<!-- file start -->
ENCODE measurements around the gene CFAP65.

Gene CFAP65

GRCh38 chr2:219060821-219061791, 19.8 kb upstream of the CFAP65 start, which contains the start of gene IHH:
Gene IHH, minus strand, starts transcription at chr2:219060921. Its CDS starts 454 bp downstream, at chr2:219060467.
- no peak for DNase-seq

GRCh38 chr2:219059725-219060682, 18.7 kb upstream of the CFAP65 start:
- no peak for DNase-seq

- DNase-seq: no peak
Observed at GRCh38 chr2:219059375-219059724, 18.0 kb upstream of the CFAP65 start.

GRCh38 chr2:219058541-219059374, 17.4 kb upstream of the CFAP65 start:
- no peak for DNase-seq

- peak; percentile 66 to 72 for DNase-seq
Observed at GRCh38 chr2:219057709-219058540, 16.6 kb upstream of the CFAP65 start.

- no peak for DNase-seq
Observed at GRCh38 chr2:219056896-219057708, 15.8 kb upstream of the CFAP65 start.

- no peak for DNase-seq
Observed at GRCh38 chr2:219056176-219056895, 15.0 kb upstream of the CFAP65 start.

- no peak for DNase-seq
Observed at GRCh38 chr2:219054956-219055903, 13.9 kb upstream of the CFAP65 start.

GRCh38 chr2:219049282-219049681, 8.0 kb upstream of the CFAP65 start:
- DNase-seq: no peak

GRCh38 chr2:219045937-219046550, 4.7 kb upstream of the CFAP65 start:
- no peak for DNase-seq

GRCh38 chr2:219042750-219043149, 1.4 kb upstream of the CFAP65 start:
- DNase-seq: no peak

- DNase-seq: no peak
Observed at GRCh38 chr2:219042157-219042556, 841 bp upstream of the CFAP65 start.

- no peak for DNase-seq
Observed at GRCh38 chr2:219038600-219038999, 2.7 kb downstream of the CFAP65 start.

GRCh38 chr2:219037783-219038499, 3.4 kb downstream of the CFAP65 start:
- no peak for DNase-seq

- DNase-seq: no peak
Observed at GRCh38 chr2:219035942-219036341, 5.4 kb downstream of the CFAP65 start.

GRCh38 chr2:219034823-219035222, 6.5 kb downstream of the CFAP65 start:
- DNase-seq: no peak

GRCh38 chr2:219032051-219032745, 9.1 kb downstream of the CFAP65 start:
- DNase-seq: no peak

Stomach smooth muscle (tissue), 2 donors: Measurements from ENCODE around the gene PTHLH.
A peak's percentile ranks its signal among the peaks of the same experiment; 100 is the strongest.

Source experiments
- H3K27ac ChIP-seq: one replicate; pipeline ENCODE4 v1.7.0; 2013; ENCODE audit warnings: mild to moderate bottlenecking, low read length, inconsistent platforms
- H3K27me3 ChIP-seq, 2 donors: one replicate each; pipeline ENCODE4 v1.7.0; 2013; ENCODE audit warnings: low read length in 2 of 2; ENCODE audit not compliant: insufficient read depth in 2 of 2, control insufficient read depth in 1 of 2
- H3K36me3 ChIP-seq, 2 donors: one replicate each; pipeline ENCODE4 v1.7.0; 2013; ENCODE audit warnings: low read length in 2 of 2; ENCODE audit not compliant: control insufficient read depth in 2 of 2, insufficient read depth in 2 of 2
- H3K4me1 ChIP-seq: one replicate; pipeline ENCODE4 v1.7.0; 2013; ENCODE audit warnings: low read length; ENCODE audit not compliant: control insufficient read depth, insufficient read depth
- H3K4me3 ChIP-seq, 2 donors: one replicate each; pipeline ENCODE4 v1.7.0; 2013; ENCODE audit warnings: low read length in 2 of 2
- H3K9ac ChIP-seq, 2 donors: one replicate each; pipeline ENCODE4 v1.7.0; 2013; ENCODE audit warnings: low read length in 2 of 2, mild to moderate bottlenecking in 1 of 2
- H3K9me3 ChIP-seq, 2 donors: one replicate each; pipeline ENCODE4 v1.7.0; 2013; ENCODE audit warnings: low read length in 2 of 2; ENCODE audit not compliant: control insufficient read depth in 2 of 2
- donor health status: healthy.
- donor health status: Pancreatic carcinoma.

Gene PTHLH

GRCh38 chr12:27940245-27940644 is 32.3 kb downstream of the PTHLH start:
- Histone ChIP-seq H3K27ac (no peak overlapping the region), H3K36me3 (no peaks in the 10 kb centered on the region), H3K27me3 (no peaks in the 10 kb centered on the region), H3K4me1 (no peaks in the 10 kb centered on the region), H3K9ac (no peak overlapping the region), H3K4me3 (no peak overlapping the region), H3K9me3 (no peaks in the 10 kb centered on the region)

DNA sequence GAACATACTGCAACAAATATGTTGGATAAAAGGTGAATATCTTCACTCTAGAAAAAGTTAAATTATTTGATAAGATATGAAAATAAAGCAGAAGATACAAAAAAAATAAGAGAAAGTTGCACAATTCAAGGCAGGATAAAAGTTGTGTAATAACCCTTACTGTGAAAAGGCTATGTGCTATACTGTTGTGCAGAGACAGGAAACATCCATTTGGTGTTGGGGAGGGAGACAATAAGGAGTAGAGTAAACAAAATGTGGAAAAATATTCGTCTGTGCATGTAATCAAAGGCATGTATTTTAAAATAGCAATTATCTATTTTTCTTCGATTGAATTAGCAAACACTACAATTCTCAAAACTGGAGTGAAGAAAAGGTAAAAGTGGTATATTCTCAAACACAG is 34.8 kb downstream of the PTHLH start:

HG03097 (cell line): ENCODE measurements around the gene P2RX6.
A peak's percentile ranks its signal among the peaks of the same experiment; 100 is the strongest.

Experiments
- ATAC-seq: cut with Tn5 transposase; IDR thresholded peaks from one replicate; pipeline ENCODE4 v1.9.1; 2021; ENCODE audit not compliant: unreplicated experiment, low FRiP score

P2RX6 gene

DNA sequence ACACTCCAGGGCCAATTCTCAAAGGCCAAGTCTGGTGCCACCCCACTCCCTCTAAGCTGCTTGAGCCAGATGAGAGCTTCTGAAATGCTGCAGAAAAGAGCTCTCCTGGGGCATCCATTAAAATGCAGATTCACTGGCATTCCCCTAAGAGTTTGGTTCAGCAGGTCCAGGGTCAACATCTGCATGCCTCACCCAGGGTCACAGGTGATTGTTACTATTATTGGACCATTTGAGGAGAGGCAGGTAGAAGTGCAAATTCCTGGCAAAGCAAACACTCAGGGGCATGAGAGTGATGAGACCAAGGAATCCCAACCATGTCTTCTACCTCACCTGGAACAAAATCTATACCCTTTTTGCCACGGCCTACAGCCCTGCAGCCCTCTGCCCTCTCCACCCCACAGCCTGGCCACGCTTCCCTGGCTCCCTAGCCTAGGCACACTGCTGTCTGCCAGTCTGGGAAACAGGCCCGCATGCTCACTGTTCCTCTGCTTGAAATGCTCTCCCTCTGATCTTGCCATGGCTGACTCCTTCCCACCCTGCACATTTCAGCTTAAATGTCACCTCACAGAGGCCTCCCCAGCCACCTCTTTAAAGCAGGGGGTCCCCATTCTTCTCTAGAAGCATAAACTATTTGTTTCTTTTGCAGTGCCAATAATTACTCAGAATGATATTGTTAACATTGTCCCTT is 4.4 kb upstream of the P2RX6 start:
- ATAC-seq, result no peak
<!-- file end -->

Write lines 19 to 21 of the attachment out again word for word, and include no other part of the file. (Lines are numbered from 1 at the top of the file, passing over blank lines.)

Observed at GRCh38 chr2:219054956-219055903, 13.9 kb upstream of the CFAP65 start.

GRCh38 chr2:219049282-219049681, 8.0 kb upstream of the CFAP65 start:
- DNase-seq: no peak